On Tuesday June 5, 2012 the labor movement suffered a blow when Wisconsin Governor Scott Walker won his recall election. Gov. Walker is the first governor in US history to survive a recall election. The recall election was the contentious result of Gov. Walker’s signing into law a bill that stripped away the collective bargaining rights of public employees in March 2011. After the bill was signed into law, the fight to recall Gov. Walker exploded, and has been fiery ever since.
Most Wisconsin citizens, and many around the country for that matter, had very strong opinions about Walker one way or the other. The recall was such a hot topic in the state that 99% of the state precincts turned out to vote.
Walker initially stripped the bargaining rights to adjust the state’s overwhelmingly budget deficiency. Labor unions fought hard against Walker because of this, claiming that he was taking basic rights that protect them and their jobs. This recall is on the heels of a similar Ohio law that was repealed by the labor movement in that state.
So if the labor movement can repeal in Ohio, why not Wisconsin? For starters, Wisconsin has become a major political battleground since March 2011. This recall election was, according to many political advisers, a national election. Wisconsin has historically leaned Democratic in presidential elections, but tides turned in 2010 when both houses became overwhelmingly Republican with a Republican governor.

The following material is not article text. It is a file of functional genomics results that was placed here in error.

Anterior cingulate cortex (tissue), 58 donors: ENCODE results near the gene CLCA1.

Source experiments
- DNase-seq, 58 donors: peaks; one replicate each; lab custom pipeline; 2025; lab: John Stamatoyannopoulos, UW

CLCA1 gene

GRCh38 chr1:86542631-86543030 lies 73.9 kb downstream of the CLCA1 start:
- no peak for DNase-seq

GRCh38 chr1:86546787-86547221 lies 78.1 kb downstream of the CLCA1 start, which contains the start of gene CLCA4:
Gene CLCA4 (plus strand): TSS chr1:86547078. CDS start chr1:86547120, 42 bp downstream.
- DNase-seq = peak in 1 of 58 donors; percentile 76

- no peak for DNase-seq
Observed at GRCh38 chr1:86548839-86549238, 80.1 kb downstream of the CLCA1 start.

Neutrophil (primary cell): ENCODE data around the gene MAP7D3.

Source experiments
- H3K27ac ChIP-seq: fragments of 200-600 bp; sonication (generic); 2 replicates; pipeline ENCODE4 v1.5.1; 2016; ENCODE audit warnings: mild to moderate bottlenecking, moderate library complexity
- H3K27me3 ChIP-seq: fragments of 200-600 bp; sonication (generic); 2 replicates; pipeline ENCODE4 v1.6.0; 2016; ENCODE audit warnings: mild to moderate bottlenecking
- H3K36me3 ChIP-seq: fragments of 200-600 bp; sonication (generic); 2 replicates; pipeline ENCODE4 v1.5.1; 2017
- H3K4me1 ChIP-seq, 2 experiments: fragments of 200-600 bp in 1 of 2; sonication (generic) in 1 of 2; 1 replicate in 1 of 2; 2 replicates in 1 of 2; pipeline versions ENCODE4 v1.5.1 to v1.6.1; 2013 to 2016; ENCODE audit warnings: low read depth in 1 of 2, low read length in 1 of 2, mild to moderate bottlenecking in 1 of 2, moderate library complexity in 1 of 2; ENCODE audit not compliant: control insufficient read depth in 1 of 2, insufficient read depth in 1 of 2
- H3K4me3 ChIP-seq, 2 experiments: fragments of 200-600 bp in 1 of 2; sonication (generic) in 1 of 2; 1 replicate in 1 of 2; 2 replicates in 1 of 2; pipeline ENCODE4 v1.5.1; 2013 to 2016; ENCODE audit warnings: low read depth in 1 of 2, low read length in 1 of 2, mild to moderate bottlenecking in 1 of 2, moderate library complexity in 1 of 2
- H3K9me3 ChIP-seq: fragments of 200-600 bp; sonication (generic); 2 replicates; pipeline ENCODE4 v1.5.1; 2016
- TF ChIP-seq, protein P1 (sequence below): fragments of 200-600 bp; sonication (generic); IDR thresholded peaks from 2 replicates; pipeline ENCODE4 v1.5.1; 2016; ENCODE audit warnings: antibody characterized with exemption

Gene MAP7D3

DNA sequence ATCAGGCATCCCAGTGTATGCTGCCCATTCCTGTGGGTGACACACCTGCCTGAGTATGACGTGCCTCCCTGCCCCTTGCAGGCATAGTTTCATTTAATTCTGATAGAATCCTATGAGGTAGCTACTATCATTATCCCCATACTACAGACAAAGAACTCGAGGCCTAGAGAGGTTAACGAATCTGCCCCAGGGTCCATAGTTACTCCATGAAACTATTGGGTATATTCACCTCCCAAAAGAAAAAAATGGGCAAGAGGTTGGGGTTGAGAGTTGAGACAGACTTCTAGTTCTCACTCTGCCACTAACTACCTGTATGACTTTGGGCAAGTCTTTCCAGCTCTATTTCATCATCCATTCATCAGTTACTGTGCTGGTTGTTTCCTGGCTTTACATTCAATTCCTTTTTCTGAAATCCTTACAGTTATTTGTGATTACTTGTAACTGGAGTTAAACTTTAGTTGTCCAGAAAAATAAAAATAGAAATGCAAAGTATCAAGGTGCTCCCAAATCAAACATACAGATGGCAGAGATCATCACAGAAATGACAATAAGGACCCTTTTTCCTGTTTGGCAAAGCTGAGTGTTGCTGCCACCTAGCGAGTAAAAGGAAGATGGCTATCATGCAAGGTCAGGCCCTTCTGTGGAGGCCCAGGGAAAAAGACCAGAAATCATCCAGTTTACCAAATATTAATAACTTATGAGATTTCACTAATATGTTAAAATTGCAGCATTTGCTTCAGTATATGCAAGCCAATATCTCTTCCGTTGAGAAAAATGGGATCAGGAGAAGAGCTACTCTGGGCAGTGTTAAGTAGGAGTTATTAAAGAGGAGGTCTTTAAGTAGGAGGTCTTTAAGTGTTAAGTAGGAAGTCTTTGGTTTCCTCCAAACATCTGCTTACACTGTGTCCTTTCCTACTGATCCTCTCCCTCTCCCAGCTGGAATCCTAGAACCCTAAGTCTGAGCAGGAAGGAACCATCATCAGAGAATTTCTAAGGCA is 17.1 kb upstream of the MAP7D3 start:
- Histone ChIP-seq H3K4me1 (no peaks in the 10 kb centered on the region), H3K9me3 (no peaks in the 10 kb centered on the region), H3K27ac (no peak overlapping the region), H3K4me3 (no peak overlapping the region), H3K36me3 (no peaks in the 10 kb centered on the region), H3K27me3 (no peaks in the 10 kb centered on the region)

The national attention on the recall has translated into fodder for the presidential candidates. Mitt Romney, the assumed Republican candidate, recently said of the failed recall that “it [would] echo beyond the borders of Wisconsin,” and that the election was proof that voters really did want to cut state budgets. President Obama said of the recall election, “Obviously, I would have loved to see a different result.”
What does the failed recall mean for the presidential race? This is the big question now that Gov. Walker is remaining governor for the rest of his original term. More than likely, Obama and Romney will pick up where Wisconsin leaves off, and translate the results for their national campaigns. For Obama, this means encouraging the labor movement to stay strong with the Democratic Party, or else more laws stripping collective bargaining could be passed. Romney, on the other hand, will tout Wisconsin as a great success and proof that labor unions do not need the basic protection of collective bargaining.
In the next five months, labor unions will undoubtedly stay a major focal point in the presidential race and each candidate will have to give a lot of effort to either woo or control the labor movement.
For more information about the recall election, view this article from the Huffington Post.